As the name suggests: Xiaomi’s Wireless AR Smart Glasses are completely wireless. It connects to a smartphone via the company’s “proprietary low latency communications link” (an engineer told me it’s a combination of WiFi and Bluetooth), and Xiaomi advertises a latency of just 50ms, which is plenty fast. What you can’t figure out is the noticeable lag. I wore the glasses for over 20 minutes, scrolling through TikTok, and Instagram, and watching YouTube videos, and I couldn’t detect lag or any image quality drop-off.

This alone blew me away. I’ve tested several AR glasses, including the aforementioned Enreal Lite, the Rokid Air, the Plus Enreal Air, and the TCL NXTWAR S, and I actually use the Enreal Air every day. They all require cable connections, and the wire can get in the way, especially when I’m using the glasses in bed or in a cramped airplane seat.

Xiaomi's Wireless AR Smart Glasses

But Xiaomi’s Wireless AR Smart Glasses can do a lot more than just play videos. When I reviewed both the actual Air and the TCL NXTWEAR S for XDA, I concluded that although they were advertised as AR glasses, they were ultimately only used as wearable displays, as AR applications didn’t work very well.

Even in its prototype stage, Xiaomi’s AR applications are more advanced than ever. During the demo, the Xiaomi representative showed three AR tests. The first was running an interactive virtual desktop where I could open multiple windows and “map” them to the real-world environment in front of me. Using the connected phone screen as a trackpad, I could control the windows—move them around, or resize them, or I could reach out my arm and tap to physically move the windows. could use hand gestures When I held out my hand with my palms facing out, a laser beam came out of my palm, which I could use as a pointer. I can use the one-finger pinch motion to “grab” a window and move it around.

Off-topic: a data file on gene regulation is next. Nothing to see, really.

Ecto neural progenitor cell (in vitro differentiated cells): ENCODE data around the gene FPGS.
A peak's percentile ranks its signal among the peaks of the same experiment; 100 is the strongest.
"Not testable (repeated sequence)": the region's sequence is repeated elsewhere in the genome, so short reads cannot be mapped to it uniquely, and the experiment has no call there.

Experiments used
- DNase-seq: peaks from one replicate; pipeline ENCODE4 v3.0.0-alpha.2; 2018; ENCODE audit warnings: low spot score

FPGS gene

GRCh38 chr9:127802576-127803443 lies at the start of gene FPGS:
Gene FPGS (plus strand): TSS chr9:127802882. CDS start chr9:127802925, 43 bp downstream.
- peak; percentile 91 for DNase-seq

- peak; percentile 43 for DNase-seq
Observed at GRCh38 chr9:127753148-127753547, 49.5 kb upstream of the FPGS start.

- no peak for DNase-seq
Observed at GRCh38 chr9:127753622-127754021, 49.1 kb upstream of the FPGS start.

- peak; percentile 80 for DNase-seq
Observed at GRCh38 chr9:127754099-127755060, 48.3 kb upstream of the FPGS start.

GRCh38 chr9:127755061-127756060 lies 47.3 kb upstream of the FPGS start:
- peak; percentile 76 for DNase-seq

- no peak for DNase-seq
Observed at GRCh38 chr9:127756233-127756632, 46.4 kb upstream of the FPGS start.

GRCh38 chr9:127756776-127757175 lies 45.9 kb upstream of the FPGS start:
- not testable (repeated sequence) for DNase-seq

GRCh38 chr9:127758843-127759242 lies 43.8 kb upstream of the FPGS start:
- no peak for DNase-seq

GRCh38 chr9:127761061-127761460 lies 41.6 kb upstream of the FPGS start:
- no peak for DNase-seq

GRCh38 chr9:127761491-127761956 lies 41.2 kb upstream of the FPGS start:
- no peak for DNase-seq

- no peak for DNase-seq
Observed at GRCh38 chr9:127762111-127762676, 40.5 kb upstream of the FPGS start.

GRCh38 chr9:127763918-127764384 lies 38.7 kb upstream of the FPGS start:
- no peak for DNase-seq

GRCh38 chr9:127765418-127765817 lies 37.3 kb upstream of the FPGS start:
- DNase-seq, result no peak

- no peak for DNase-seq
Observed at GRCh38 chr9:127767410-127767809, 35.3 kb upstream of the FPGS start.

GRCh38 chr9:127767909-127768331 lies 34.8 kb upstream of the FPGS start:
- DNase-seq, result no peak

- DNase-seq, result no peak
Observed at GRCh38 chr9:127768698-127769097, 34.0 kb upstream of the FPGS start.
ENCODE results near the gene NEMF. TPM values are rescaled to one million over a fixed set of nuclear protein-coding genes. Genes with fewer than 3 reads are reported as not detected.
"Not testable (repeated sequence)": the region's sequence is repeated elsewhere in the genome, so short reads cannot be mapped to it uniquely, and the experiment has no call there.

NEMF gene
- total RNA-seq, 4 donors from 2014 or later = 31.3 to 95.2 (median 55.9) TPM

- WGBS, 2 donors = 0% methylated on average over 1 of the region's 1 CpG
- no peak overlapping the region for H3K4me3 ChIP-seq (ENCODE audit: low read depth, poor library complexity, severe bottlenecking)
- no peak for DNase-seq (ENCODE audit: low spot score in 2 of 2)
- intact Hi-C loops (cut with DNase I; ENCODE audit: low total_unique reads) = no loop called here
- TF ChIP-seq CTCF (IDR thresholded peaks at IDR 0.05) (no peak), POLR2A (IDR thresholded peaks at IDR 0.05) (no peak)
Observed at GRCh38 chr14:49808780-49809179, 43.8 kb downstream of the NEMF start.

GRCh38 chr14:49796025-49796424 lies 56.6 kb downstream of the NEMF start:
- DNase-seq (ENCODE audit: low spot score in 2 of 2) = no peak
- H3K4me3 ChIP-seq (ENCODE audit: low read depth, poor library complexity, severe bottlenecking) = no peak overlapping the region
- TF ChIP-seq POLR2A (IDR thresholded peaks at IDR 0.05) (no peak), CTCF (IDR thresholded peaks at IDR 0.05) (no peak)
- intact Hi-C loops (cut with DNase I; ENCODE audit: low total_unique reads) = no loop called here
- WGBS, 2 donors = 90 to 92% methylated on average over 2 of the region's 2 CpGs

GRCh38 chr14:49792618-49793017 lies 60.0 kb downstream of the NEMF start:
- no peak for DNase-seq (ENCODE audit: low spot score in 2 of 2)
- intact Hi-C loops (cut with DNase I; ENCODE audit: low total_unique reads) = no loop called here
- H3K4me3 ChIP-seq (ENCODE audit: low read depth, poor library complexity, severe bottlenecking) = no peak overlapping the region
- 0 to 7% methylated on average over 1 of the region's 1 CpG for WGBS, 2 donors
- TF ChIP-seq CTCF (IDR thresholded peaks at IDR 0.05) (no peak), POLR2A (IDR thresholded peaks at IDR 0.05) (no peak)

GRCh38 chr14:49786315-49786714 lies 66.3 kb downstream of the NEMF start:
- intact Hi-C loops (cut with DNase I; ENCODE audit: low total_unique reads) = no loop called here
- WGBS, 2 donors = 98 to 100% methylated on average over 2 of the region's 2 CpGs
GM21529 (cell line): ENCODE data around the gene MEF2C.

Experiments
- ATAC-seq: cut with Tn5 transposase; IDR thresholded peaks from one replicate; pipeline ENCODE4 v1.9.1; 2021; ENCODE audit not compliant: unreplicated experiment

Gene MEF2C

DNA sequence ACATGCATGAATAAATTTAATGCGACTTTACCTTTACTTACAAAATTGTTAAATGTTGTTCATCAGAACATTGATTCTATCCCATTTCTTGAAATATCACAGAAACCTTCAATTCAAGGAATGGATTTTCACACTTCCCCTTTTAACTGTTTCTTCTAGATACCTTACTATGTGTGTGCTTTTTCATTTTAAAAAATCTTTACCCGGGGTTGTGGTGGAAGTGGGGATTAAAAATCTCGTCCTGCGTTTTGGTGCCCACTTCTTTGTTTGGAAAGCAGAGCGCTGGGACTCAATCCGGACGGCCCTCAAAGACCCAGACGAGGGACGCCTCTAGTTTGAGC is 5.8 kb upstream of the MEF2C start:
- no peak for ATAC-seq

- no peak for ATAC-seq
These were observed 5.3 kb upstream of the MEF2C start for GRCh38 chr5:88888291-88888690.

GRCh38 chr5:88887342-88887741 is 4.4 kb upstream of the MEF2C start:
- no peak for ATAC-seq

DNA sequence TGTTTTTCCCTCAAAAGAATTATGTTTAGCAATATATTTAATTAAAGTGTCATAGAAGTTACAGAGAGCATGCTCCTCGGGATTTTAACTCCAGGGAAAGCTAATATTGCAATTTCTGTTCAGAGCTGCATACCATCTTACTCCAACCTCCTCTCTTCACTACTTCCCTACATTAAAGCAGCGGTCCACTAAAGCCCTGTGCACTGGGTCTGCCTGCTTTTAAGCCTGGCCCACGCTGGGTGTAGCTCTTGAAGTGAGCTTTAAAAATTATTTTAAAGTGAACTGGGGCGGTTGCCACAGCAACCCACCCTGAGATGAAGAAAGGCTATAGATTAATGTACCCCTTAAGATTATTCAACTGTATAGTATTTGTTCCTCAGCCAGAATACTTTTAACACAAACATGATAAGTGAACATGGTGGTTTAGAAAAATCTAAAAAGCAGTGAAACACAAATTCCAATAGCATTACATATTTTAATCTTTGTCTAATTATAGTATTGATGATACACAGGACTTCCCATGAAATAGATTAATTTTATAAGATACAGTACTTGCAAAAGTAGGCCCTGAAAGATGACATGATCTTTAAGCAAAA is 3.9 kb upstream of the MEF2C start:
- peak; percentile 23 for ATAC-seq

The second demo was an AR shooting game, in which I could set up a virtual machine gun station on a flat surface (for my demo, I used a table), and I had to shoot these weird-looking animals walking toward me. Had to do it. I could control the target with the phone or my hands. Finally, the third demo jumped me into a virtual Xiaomi home UI, where I could use my hand and finger to flick virtual switches to turn on/off the real-life Xiaomi lamps that appeared on the demo’s screen. was visible during